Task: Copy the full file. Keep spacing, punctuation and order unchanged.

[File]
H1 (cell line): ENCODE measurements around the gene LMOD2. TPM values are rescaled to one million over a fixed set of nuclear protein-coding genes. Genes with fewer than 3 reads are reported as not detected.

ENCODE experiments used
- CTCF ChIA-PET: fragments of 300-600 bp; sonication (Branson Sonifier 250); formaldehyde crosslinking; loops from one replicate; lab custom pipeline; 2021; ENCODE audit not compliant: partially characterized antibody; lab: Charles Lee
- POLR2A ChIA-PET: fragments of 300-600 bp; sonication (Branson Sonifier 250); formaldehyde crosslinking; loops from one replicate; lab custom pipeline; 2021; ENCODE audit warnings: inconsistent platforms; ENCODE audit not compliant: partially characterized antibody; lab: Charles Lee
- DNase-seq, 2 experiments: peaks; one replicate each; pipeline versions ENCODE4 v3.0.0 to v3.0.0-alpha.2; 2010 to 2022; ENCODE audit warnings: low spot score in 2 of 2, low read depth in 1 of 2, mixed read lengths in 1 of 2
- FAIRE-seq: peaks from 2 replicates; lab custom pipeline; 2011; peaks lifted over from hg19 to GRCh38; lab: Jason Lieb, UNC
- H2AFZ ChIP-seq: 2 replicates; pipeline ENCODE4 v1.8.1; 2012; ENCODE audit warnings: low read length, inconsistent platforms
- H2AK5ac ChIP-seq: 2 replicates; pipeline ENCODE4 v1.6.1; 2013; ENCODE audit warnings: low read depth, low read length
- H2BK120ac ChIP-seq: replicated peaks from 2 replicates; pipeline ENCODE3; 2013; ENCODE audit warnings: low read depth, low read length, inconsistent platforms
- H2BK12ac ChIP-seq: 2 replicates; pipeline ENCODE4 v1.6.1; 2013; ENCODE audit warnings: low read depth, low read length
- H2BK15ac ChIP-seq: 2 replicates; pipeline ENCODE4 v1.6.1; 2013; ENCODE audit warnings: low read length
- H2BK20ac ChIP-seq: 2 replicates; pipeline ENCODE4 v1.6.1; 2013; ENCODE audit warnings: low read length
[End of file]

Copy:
H1 (cell line): ENCODE measurements around the gene LMOD2. TPM values are rescaled to one million over a fixed set of nuclear protein-coding genes. Genes with fewer than 3 reads are reported as not detected.

ENCODE experiments used
- CTCF ChIA-PET: fragments of 300-600 bp; sonication (Branson Sonifier 250); formaldehyde crosslinking; loops from one replicate; lab custom pipeline; 2021; ENCODE audit not compliant: partially characterized antibody; lab: Charles Lee
- POLR2A ChIA-PET: fragments of 300-600 bp; sonication (Branson Sonifier 250); formaldehyde crosslinking; loops from one replicate; lab custom pipeline; 2021; ENCODE audit warnings: inconsistent platforms; ENCODE audit not compliant: partially characterized antibody; lab: Charles Lee
- DNase-seq, 2 experiments: peaks; one replicate each; pipeline versions ENCODE4 v3.0.0 to v3.0.0-alpha.2; 2010 to 2022; ENCODE audit warnings: low spot score in 2 of 2, low read depth in 1 of 2, mixed read lengths in 1 of 2
- FAIRE-seq: peaks from 2 replicates; lab custom pipeline; 2011; peaks lifted over from hg19 to GRCh38; lab: Jason Lieb, UNC
- H2AFZ ChIP-seq: 2 replicates; pipeline ENCODE4 v1.8.1; 2012; ENCODE audit warnings: low read length, inconsistent platforms
- H2AK5ac ChIP-seq: 2 replicates; pipeline ENCODE4 v1.6.1; 2013; ENCODE audit warnings: low read depth, low read length
- H2BK120ac ChIP-seq: replicated peaks from 2 replicates; pipeline ENCODE3; 2013; ENCODE audit warnings: low read depth, low read length, inconsistent platforms
- H2BK12ac ChIP-seq: 2 replicates; pipeline ENCODE4 v1.6.1; 2013; ENCODE audit warnings: low read depth, low read length
- H2BK15ac ChIP-seq: 2 replicates; pipeline ENCODE4 v1.6.1; 2013; ENCODE audit warnings: low read length
- H2BK20ac ChIP-seq: 2 replicates; pipeline ENCODE4 v1.6.1; 2013; ENCODE audit warnings: low read length